by Victor R. Martinez from The El Paso Times:
Gaby Escobar knows first hand how important the It-Takes-a-Village concept is.
In this case, "the village" consists of speech/language, occupational and physical therapists from Early Childhood Intervention — or ECI.
Escobar's two-year-old daughter Analuisa, who was born with Down syndrome, has been a part of the program since she was a few months old.
"I could not imagine raising her without this help," she said. "I'm very proud of the work all the team — the therapist, the family and Analuisa — have put in. I am very grateful for all the help and love that they have shown us. They have become our family."
ECI is a statewide program for families with children, birth to 3-years-old, with disabilities and developmental delays.
ECI supports families to help their children reach their potential through developmental services. Services are provided by a variety of local agencies and organizations across Texas.
"She has had a speech and language pathologist since she was born," Escobar said. "She can say about 17 words and 27 more in sign language. Her first words where 'papa.' She's in love with her papa."
There are approximately 1,300 families in El Paso who utilize ECI services.
"This program falls under IDEA Part C which is the Individuals with Disabilities Education Act," said Jennifer Hickey, the ECI Child Find Administrator. "It doesn't matter if you have or don't have insurance or if you do or don't have Medicaid, we help all kinds of families."
Eligibility is determined by a team of at least two professionals from different disciplines and is based on a medical diagnosed condition that has a high probability of resulting in developmental delay, auditory or visual impairment and a child who has a developmental delay of at least 25 percent which affects functioning in one or more areas of development, including cognition, communication, gross or fine motor, social-emotional and adaptive/self-help.
"Health care professionals are mandated under state and federal regulations to refer kids to ECI," Hickey said. "I work real closely with all the perinatal intensive care units to make sure that babies who are eligible for our program find out about us. It can save a family a lot of money."
Hickey calls the "team concept" the best part of the program.
"There is a whole comprehensive team just for Analuisa, depending on her needs," she said. "We could go to another home visit, 30 minutes from now and they might be getting different services."
Teresa Gomez, her speech/language pathologist, sees Analuisa three times a month, Grace Lugo, her occupational therapist and Janice Molina, the physical therapist, come to Analuisa's home once a week.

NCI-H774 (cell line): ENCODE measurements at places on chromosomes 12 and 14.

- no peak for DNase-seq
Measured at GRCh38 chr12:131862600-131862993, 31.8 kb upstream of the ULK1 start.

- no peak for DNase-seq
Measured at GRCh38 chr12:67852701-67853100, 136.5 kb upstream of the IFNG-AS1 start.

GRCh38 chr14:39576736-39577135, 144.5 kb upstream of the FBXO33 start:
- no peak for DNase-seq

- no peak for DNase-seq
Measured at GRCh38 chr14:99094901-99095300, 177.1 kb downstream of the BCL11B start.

Service coordinator Norma Mendoza makes sure the family connects with other services they might need.
"Everything we do has a purpose," Gomez said. "The blowouts (foil horns) help her coordination and her strength in her oral cavities so that she will be able to make sounds. Sometimes the muscle tone is very hypotonic so they need to exercise it to be able to maintain a smile. Before she could not maintain a smile, now she smiles wide and bright."
Just like Analuisa's family, Gomez shares in her accomplishments.
"I'm extremely proud," Gomez said. "Sometimes we have to teach parents to appreciate every single thing, even the tiny stuff because that's improvement and it means that we are moving forward and that's what matters. No matter how small or how big the improvement, it's progress. Sometimes the parents are looking at the big picture and that could be too overwhelming. Parents need to appreciate the small steps that take them up the big mountain."
Hickey said each family is special and the ECI's goal is to help every child meet their full potential.
"We gauge success by each family that we touch," she said. "We know that Analuisa is going to be doing everything all the other kids are going to be doing, it's just that it's going to take her a little longer."
She said what makes ECI unique is all the therapy is done at the patient's home.
"That's what makes us so different," she said. "You are not physically taking your child somewhere where they are going to provide the therapy. Everybody who is coming out here is teaching mom what she can do to help her baby on a daily bases. If mom knows how to do the therapeutic interventions, she can work on it when we're not here. Babies learn best from people they know and in their natural environment."
ECI can help•Early Childhood Intervention — or ECI — focuses on working with the child and family in their natural environment. Research shows that growth and development are most rapid in the early years of life.
•Eligibility is based on a medical diagnosed condition that has a high probability of resulting in developmental delay, auditory or visual impairment and a child who has a developmental delay of at least 25 percent which affects functioning in one or more areas of development, including cognition, communication, gross or fine motor, social-emotional and adaptive/self-help.
•ECI provides evaluations and assessments, at no cost to families, to determine eligibility and need for services. Families and professionals work as a team to plan appropriate services based on the unique needs of the child and family.
•ECI asks families who can afford to do so, to share in the cost of services. The amount a family pays for ECI services is determined using a sliding fee scale and is based on family size and income after allowable deductions. No child and family will be turned away because of an inability to pay.
•Information: 534-4324, elpasoeci.org or facebook.com/ElPasoECI.
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